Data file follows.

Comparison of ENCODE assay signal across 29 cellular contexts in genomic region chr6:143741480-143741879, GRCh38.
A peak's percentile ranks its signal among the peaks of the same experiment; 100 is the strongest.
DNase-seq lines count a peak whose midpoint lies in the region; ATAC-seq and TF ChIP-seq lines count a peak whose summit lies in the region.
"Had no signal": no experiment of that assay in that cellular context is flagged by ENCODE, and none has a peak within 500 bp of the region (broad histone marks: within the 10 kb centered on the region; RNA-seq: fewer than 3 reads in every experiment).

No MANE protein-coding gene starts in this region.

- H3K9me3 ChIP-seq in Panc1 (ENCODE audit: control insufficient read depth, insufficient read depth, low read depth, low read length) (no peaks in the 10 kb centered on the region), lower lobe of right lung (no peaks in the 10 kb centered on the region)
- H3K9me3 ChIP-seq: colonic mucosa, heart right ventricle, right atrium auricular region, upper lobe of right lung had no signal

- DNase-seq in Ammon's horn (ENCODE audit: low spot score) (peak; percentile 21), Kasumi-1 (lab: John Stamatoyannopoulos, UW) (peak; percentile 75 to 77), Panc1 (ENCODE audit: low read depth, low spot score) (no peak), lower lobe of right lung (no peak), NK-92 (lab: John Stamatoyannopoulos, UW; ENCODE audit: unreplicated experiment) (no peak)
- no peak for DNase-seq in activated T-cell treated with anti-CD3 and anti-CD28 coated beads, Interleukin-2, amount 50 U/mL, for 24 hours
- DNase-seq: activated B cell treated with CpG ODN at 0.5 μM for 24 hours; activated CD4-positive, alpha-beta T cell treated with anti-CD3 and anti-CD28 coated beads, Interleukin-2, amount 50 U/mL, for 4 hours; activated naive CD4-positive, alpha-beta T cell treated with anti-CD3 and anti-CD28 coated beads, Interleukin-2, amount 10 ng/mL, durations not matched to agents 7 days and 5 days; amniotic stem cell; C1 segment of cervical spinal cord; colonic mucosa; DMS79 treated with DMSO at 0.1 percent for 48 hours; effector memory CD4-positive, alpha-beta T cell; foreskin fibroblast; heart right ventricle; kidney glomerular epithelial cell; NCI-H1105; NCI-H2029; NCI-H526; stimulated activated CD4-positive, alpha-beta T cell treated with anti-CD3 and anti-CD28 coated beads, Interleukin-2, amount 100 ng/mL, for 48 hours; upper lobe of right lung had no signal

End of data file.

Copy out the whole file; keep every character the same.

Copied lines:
Comparison of ENCODE assay signal across 29 cellular contexts in genomic region chr6:143741480-143741879, GRCh38.
A peak's percentile ranks its signal among the peaks of the same experiment; 100 is the strongest.
DNase-seq lines count a peak whose midpoint lies in the region; ATAC-seq and TF ChIP-seq lines count a peak whose summit lies in the region.
"Had no signal": no experiment of that assay in that cellular context is flagged by ENCODE, and none has a peak within 500 bp of the region (broad histone marks: within the 10 kb centered on the region; RNA-seq: fewer than 3 reads in every experiment).

No MANE protein-coding gene starts in this region.

- H3K9me3 ChIP-seq in Panc1 (ENCODE audit: control insufficient read depth, insufficient read depth, low read depth, low read length) (no peaks in the 10 kb centered on the region), lower lobe of right lung (no peaks in the 10 kb centered on the region)
- H3K9me3 ChIP-seq: colonic mucosa, heart right ventricle, right atrium auricular region, upper lobe of right lung had no signal

- DNase-seq in Ammon's horn (ENCODE audit: low spot score) (peak; percentile 21), Kasumi-1 (lab: John Stamatoyannopoulos, UW) (peak; percentile 75 to 77), Panc1 (ENCODE audit: low read depth, low spot score) (no peak), lower lobe of right lung (no peak), NK-92 (lab: John Stamatoyannopoulos, UW; ENCODE audit: unreplicated experiment) (no peak)
- no peak for DNase-seq in activated T-cell treated with anti-CD3 and anti-CD28 coated beads, Interleukin-2, amount 50 U/mL, for 24 hours
- DNase-seq: activated B cell treated with CpG ODN at 0.5 μM for 24 hours; activated CD4-positive, alpha-beta T cell treated with anti-CD3 and anti-CD28 coated beads, Interleukin-2, amount 50 U/mL, for 4 hours; activated naive CD4-positive, alpha-beta T cell treated with anti-CD3 and anti-CD28 coated beads, Interleukin-2, amount 10 ng/mL, durations not matched to agents 7 days and 5 days; amniotic stem cell; C1 segment of cervical spinal cord; colonic mucosa; DMS79 treated with DMSO at 0.1 percent for 48 hours; effector memory CD4-positive, alpha-beta T cell; foreskin fibroblast; heart right ventricle; kidney glomerular epithelial cell; NCI-H1105; NCI-H2029; NCI-H526; stimulated activated CD4-positive, alpha-beta T cell treated with anti-CD3 and anti-CD28 coated beads, Interleukin-2, amount 100 ng/mL, for 48 hours; upper lobe of right lung had no signal